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Nurses call for 'militant' response to ensure meaningful pay award

Do not be lulled into false sense of security by budget announcements, nurses warn RCN leaders.

Do not be lulled into false sense of security by budget announcements, nurses warn RCN leaders

  • The battle for pay is not over, nurses tell RCN
  • Open letter demands that the RCN considers industrial action
  • Public sector workers urged to unite to fight for better pay and conditions

A group of nurses has written an open letter to the RCN's leaders demanding they 'be militant' and consider industrial action over unresolved pay issues.


RCN urged to keep up the pressure on the government to ensure an appropriate pay award, after a successful campaign to scrap the 1% cap. Photo: David Gee

The online letter, which is signed by several RCN members and is being circulated on Twitter, criticises what it describes as the college's overly positive response to the recent autumn statement.

During last week's budget, chancellor Philip Hammond pledged to make funding available to cover a pay rise for nurses, although the figures involved will not be known until April.

Successful campaign

After a sustained campaign by unions – including the RCN – health secretary Jeremy Hunt had previously announced in parliament on 10 October that the 1% cap on public sector pay rises would end after seven years.

Responding to the budget announcement last Wednesday, 22 November, RCN general secretary Janet Davies said: 'The chancellor has clearly listened to the tens of thousands of nursing staff who’ve been campaigning for fair pay, and he was right to address their concerns.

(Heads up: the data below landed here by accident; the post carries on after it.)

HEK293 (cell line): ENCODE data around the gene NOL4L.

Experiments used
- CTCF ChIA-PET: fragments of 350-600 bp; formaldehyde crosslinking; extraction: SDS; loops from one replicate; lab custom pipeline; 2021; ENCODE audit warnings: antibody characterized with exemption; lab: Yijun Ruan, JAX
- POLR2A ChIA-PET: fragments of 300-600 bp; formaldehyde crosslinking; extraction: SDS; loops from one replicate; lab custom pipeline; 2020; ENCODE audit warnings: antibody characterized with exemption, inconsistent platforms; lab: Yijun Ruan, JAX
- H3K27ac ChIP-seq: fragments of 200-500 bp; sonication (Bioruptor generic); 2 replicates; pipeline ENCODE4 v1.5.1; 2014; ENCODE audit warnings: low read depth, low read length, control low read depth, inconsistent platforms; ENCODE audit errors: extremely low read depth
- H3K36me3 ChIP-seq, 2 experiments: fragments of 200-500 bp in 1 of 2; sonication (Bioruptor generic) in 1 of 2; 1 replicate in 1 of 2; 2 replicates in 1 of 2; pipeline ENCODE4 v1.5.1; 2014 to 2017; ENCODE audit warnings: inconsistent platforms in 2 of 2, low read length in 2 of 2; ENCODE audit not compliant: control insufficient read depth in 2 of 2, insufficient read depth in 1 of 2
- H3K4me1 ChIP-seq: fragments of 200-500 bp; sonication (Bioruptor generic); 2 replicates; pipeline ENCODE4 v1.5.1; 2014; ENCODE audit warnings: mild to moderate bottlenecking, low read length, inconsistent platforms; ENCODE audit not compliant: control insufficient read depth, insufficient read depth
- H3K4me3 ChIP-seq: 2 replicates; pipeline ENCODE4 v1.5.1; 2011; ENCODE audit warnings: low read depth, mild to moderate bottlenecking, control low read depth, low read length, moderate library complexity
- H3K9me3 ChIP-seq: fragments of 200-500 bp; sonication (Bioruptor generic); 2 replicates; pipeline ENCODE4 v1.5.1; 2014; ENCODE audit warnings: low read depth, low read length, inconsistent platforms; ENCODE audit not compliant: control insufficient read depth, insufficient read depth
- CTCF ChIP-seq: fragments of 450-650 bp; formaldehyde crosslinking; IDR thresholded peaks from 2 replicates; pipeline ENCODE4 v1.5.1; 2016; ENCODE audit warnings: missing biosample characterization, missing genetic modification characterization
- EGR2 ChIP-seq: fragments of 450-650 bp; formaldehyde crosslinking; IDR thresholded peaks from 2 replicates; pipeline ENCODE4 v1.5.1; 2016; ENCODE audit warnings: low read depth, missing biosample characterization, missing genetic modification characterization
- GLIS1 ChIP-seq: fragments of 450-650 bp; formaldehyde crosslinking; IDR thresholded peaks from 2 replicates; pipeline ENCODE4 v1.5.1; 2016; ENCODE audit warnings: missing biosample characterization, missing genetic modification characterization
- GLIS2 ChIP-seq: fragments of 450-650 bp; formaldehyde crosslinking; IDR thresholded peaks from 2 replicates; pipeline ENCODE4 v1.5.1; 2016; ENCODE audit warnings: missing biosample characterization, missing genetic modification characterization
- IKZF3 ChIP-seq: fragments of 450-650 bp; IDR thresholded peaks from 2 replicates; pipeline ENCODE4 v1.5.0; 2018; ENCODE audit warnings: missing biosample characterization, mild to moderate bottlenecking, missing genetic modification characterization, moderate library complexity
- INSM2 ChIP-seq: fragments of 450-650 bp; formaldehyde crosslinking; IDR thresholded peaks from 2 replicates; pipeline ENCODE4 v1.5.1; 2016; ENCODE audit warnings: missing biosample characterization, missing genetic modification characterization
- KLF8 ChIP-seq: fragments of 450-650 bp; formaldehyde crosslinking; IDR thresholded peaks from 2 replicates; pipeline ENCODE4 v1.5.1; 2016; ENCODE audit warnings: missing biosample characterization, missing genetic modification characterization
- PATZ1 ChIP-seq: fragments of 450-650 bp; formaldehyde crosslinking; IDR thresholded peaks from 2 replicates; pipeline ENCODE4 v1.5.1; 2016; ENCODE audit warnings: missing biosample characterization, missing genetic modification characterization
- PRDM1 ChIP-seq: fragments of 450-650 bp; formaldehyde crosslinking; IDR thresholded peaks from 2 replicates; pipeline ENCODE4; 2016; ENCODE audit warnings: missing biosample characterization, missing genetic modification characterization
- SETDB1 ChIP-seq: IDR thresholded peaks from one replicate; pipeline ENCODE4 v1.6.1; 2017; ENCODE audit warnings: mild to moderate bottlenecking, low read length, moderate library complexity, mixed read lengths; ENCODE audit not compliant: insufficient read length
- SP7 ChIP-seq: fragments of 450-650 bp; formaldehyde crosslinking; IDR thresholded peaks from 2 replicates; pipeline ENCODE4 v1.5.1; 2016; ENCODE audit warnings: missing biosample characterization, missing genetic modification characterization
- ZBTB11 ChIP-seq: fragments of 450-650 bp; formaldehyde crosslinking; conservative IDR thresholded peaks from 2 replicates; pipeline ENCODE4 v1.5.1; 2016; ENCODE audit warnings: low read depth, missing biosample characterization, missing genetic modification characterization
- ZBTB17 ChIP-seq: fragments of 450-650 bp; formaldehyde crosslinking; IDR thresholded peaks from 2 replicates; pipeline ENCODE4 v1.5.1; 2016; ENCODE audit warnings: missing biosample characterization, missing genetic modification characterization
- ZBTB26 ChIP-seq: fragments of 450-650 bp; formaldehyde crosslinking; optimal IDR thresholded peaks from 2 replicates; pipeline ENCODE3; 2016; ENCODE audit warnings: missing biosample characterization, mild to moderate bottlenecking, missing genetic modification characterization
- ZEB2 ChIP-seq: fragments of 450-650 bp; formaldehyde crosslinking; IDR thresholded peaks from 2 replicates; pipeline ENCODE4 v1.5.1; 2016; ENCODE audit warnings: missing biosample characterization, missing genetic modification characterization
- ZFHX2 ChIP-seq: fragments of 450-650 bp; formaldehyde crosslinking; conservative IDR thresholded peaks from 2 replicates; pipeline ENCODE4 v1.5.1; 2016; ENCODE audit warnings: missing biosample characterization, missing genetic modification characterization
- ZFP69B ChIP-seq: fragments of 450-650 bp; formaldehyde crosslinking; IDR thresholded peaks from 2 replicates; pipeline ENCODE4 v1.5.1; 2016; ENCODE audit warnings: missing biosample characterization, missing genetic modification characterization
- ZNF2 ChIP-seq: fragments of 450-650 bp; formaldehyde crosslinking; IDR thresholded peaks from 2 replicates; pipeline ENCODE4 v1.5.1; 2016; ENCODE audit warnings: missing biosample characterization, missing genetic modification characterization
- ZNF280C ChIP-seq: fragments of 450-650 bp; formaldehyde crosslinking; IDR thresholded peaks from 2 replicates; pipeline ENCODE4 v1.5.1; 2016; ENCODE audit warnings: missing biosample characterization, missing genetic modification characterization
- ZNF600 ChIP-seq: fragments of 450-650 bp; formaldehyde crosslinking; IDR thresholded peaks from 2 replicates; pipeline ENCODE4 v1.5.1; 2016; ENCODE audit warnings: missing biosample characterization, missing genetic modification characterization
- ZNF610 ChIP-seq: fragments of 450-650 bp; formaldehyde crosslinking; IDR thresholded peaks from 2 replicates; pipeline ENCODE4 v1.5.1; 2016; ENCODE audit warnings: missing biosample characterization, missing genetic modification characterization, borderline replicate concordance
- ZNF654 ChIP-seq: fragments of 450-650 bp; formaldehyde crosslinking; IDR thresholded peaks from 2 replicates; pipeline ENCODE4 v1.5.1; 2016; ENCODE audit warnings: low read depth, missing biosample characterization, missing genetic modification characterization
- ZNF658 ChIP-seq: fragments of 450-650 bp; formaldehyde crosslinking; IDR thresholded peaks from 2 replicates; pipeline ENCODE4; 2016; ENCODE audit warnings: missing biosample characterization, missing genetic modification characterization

'Promising additional money for nursing pay is welcome but Philip Hammond must make it a meaningful rise.'

'Premature victory'

However, the authors of the letter wrote that the RCN's leaders were 'prematurely celebrating a victory' that nurses are yet to have and they call on them to discuss industrial action.

They wrote: 'The RCN has somehow conjured up positivity from a budget that contains nothing but fear and failure, not only for nurses and the NHS, but for the whole of society.

'We the undersigned call on the RCN leadership to hold an extraordinary executive meeting to discuss industrial action as the only response to this budget.

'Act now'

'We were informed during our indicative ballot and during congress that we wouldn’t take this lying down: this is the RCN and other union’s chance to strike whilst the iron is hot.'

The nurses added that the RCN 'cannot wait' to be the voice of nursing, but rather 'it has to be militant and it has to act now'.

They finished the letter as follows: 'Empty promises are not a victory.

'Ballot the membership for strike action, link up with other public sector workers – doctors, teachers, lecturers – and take the fight to the government.'

Pay Review Body

An RCN spokesperson said: 'The first stage of our campaign is over after forcing the government to scrap the pay cap.

'The second stage is potentially more difficult as we focus on influencing politicians and using the Pay Review Body process, which goes through to spring next year, to demonstrate that nursing staff deserve a pay rise.

'However, the RCN will not accept the government’s productivity argument as a condition of a pay rise and we will not support any reduction in terms and conditions.'


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